“Food is always more or less in demand,” wrote Adam Smith in The Wealth of Nations. While the founder of modern capitalism pointed out that the wealthy consume no more food than their poor neighbors, because the "desire of food is limited in every man by the narrow capacity of the human stomach," the desire for material luxury "seems to have no limit or certain boundary." Hunger, therefore, is the foundation of wealth.
"The poor, in order to obtain food," Smith wrote, "exert themselves to gratify those fancies of the rich."
The modern investor, epitomized by the insatiable appetite of Gordon Gekko from the movie Wall Street, has taken Smith's advice to heart. But new financial instruments have now been introduced that have taken food inequality to levels unheard of in the eighteenth century. As it turns out, there is a downside to playing with your food.
Research now shows the uprisings in North Africa and the Middle East this year were triggered by spikes in global food prices fueled by speculators betting on the price of agricultural commodities [see my earlier piece Freedom to Riot: On the Evolution of Collective Violence]. This is the conclusion of a new study released today by Marco Lagi, Yavni Bar-Yam, Karla Bertrand, and Yaneer Bar-Yam of the New England Complex Systems Institute in Cambridge, Mass (pdf here). This financial speculation was made possible thanks to market deregulation under the Commodity Futures Modernization Act of 2000, the same legislation that introduced obscure financial derivatives like “credit default swaps” into the American lexicon and ultimately caused the collapse of mortgage and stock markets in 2007 and 2008.
"This analysis," conclude the authors, "connects the bursting of the US real estate market bubble and the financial crisis of 2007-2008 to the global food price increases."
Following this collapse many investors shifted their assets into "index funds" that allowed them to bet on the likelihood that commodity futures would increase. These index funds would be purchased by commodity traders and then repackaged as derivatives to be resold for twice or three times the initial purchase price. According to data from the United Nations, this investment rose from $13 billion in 2003 to $317 billion in 2008 (pdf here). This flood of cash caused intermittent bubbles as prices increased under artificial demand only to crash because there was no consistency in actual supply and demand (see Figure 1 below). In other words, as the price of food shot upwards many people were unable to buy the food that was actually grown.
According to Bar-Yam and colleagues, by September 2010 there was 140 million metric tons of grain sitting unsold in storage facilities around the world, an amount that would normally feed 440 million people in a single year. In the face of widespread global hunger, playing with food prices as if it were a casino pushed them beyond the ability of people to pay in regions of the direst need. Jean Ziegler, the UN Special Rapporteur on the Right to Food, has called this “a silent mass murder,” entirely due to “man-made actions.”
"We have a herd of market traders, speculators and financial bandits who have turned wild and constructed a world of inequality and horror. We have to put a stop to this," he said.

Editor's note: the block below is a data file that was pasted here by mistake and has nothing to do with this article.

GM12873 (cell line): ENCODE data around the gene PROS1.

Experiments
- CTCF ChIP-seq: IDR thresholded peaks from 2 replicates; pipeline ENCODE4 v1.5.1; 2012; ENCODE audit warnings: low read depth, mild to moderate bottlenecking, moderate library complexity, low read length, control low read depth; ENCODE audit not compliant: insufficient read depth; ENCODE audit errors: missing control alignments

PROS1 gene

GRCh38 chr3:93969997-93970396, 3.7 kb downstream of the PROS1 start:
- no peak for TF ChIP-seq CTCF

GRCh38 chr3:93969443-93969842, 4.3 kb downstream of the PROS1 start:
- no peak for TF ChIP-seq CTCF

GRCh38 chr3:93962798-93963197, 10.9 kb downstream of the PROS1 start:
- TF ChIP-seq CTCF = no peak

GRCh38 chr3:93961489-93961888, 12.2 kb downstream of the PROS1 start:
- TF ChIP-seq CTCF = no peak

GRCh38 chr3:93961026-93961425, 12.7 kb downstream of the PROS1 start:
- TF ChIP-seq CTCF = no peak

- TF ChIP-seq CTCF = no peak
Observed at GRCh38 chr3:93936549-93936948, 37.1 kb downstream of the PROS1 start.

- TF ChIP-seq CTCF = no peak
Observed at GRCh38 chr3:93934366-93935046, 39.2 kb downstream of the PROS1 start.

The model that Bar-Yam and colleagues developed had earlier predicted the uprisings popularly known as the Arab Spring. On December 13, 2010 the researchers submitted a report to Congress warning of the link between rising food prices and global unrest. Just days later uprisings began in Tunisia followed soon after by Libya and Egypt, eventually spreading to 30 countries and toppling multiple governments. However, Bar-Yam and colleagues also predict that if global food prices continue to rise at their current rate the threshold that resulted in uprisings in the Arab world will become global between July 2012 and August 2013. In this context, the riots in London could be an early warning of greater conflagrations to come.
While Adam Smith may be known as the philosopher who first promoted the idea that "greed is good," his earlier work suggests we are not condemned to exploit others for the benefit of a few. In his book The Theory of Moral Sentiments, written in 1759, Smith proposed that sympathy for the plight of those who suffer is an inherent part of human nature.
"When we see one man oppressed or injured by another," he wrote, "the sympathy which we feel with the distress of the sufferer seems to serve only to animate our fellow-feeling with his resentment against the offender."
With the current occupation of Wall Street and the international condemnation of an economic model that would take advantage of those most in need, we are witnessing Smith's prediction in action. It is only when the reality of people's suffering is hidden that greed is allowed to dictate policy. While our current system has chosen the greed of the few over the needs of the many, the intellectual founder of modern capitalism suggests it doesn't need to be this way. "When we think of the anguish of the sufferers, we take part with them more earnestly against their oppressors."
Marco Lagi, Yavni Bar-Yam, Karla Z. Bertrand & Yaneer Bar-Yam (2011). The Food Crises: A quantitative model of food prices including speculators and ethanol conversion. New England Complex Systems Institute.